Category Archives: Democrats

The Superdelegate Shuffle

By Jeremy Barr

In every election cycle, it seems that one or two previously unimportant procedural terms enter the popular lexicon. In 2000, it was “hanging chad” and “butterfly ballot.” In 2008, “superdelegates” have become one of the most talked about factors in the contest for the Democratic presidential nomination.

Because neither Hillary Clinton nor Barack Obama can mathematically win the Democratic nomination with purely pledged delegates, the 795 unpledged party officials and representatives known as superdelegates will make the difference.

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A Party Divided

By Jeremy Barr

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In addition to independent voters, swing states, a slam-dunk in the general election, and relationships between political operatives, one of the biggest casualties of the Democratic primary contest has been substance.

Although Barack Obama and Hillary Clinton differ only narrowly on policy, there was a time when nuances in health care and the economy were the focus of the campaign. Now, with a few months and many miles left to go before we might finally have our nominee, the contest has turned into just that, a contest.

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The New Isolationists

By Kelse Moen

Nothing quite kills a word’s meaning like tossing it into the fray of popular political dialogue. The word “liberal” was co-opted by FDR and his collectivist acolytes, who had virtually nothing in common with the nineteenth century laissez-faire liberals. “Fascist,” which once corresponded to a particularly virulent breed of statism, is now an all-purpose smear for anyone disagreeable, even a libertarian like Justin Raimondo. Another, which was quite prevalent this primary season, is the epithet “isolationist.” It was hurled particularly at Ron Paul, due to his opposition to military intervention overseas. But, as Fareed Zakaria revealed in a recent article in Newsweek, the real isolationists are Democrats like Hillary Clinton and Barack Obama, who continually preach the false gospel of economic protectionism, even while they bloviate about the need for better international relations. Says Zakaria:

For the rest of the world—particularly poorer countries—nice speeches about multilateralism are well and good. But what they really want is for the United States to continue its historic role in opening up the world economy. For a struggling farmer in Kenya, access to world markets is far more important than foreign aid or U.N. programs. If the candidates think they will charm the world while adopting protectionist policies, they are in for a surprise.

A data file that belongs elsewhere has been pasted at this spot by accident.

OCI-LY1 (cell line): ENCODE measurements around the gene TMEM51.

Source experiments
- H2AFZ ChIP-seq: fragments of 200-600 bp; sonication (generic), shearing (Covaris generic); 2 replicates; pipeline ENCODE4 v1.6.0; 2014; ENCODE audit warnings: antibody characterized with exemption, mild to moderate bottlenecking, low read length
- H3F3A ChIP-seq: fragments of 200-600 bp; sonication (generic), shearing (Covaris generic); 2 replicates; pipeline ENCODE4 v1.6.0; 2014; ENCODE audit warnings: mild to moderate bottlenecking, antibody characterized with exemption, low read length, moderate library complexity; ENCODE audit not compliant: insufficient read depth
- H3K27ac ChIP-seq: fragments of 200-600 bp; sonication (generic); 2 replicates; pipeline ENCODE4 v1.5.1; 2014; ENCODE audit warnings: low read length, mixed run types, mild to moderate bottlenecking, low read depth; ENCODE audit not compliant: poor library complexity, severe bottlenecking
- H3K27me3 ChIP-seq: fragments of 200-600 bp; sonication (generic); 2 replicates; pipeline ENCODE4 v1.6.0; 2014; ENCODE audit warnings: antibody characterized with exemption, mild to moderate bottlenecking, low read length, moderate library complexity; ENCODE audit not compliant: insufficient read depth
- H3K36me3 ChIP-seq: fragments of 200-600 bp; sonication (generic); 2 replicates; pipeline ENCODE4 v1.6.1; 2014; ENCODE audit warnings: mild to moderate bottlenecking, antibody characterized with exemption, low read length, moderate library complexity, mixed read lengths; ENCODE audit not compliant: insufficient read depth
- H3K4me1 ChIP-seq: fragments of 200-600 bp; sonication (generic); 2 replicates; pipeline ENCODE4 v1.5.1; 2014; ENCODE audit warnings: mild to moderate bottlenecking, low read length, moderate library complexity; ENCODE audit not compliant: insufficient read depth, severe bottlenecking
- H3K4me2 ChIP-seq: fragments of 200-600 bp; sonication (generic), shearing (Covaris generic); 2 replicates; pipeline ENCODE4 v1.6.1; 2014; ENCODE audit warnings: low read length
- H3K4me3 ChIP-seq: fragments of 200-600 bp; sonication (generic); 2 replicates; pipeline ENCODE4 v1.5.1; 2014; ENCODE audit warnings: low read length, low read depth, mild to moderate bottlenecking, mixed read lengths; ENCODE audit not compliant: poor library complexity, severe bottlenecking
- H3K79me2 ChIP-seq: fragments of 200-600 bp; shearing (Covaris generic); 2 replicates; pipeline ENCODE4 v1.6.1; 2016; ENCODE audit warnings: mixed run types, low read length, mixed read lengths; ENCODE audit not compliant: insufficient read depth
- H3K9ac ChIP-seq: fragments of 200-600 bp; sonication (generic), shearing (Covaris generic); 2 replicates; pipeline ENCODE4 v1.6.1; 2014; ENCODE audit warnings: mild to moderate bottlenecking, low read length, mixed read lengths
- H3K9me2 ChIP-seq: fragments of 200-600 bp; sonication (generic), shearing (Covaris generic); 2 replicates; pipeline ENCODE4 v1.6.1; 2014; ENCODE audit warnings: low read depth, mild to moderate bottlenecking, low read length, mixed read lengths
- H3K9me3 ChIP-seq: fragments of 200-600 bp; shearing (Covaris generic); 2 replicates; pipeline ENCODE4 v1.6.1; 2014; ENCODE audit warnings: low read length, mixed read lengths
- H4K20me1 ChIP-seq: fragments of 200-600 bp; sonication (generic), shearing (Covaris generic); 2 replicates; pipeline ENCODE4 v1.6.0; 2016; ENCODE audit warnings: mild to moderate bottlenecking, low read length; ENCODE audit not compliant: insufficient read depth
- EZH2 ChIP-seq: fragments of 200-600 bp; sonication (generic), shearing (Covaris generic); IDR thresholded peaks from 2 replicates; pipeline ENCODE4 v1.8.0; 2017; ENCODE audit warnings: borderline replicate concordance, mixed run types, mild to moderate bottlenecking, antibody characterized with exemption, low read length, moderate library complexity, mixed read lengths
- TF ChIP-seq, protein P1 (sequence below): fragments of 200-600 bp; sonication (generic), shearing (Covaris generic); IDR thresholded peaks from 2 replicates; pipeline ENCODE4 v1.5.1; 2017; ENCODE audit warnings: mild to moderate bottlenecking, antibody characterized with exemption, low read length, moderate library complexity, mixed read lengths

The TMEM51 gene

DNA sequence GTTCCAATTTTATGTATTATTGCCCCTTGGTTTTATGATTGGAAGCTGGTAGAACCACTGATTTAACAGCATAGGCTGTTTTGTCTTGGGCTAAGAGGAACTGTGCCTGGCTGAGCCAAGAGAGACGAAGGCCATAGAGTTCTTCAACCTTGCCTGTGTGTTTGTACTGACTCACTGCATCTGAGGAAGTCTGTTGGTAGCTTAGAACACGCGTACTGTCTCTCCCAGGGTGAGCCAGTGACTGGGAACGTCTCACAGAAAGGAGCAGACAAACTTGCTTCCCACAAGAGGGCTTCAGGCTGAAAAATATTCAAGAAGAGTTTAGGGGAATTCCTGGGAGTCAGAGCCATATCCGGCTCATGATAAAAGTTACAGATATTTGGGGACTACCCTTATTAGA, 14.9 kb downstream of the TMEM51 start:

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The Road Ahead

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By Jeremy Barr

With students now back from spring break, we can re-focus our attention back onto the campaign for the presidency. But first off, what was accomplished last week besides the consumption of large amounts of mixed drinks? Short of a few small scandals and one big one involving a certain governor from a certain Northeastern state, not too much.

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Clinton Sailing Happily on Sinking Ship

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By Jeremy Barr

This morning, the Clinton campaign came out with their most ridiculous line of reasoning yet. The campaign released a memo saying that Barack Obama should sweep the March 4th primary states (Ohio, Texas, Rhode Island, Vermont), and if he doesn’t, “there’s a problem.” Thus the Clinton team has begun their next, and perhaps last, political strategy: raising expectations for their rival campaign to unreachable heights.

Although Obama holds a lead in the polls in Texas and Vermont, Ohio will be much tougher for the Senator. One should remember that Clinton held huge leads in states like Texas and Wisconsin (which recently went for Obama by 17%) until recently, and the fact that Obama is within 10 points in Ohio, a state which matches up very well for the Clintons, is a testament to the strength of his campaign.

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Hillary is getting hammered (by the press)

By Benjamin van der Horst

The press, just like my colleague Jeremy Barr below, is starting to call for Hillary Clinton’s withdrawal from the race. Newsweek’s Jonathan Alter wrote a scathing column titled “Hillary Should Get Out Now.” He argues that this is her last chance for a graceful exit and for her own political future should get out of the race, despite the fact that personally Alter would love for the race to go on. He writes:

Withdrawing would be stupid if Hillary had a reasonable chance to win the nomination, but she doesn’t…Hillary has only one shot—for Obama to trip up so badly that he disqualifies himself. Nothing in the last 14 months suggests he will.

But Alter is not the only one being critical of Hillary. Continue reading

When is it time?

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By Jeremy Barr

With Senator Barack Obama being called the “Democratic front-runner” more and more frequently these days, the question now turns to when he will be able to call himself the Democratic nominee. March 4th’s contests in Ohio and Texas may help to edge Obama closer to the title, as anything short of a resounding victory would essentially be a loss for Senator Hillary Clinton.

If Clinton doesn’t make a stand in Ohio and Texas, I think that she should consider bowing out of the race. Increasingly it seems that the Democratic Party is uniting behind Barack Obama in the form of 26 states, 1,202 elected delegates, the endorsement of key party officials, and the support of the country’s biggest labor organizations.

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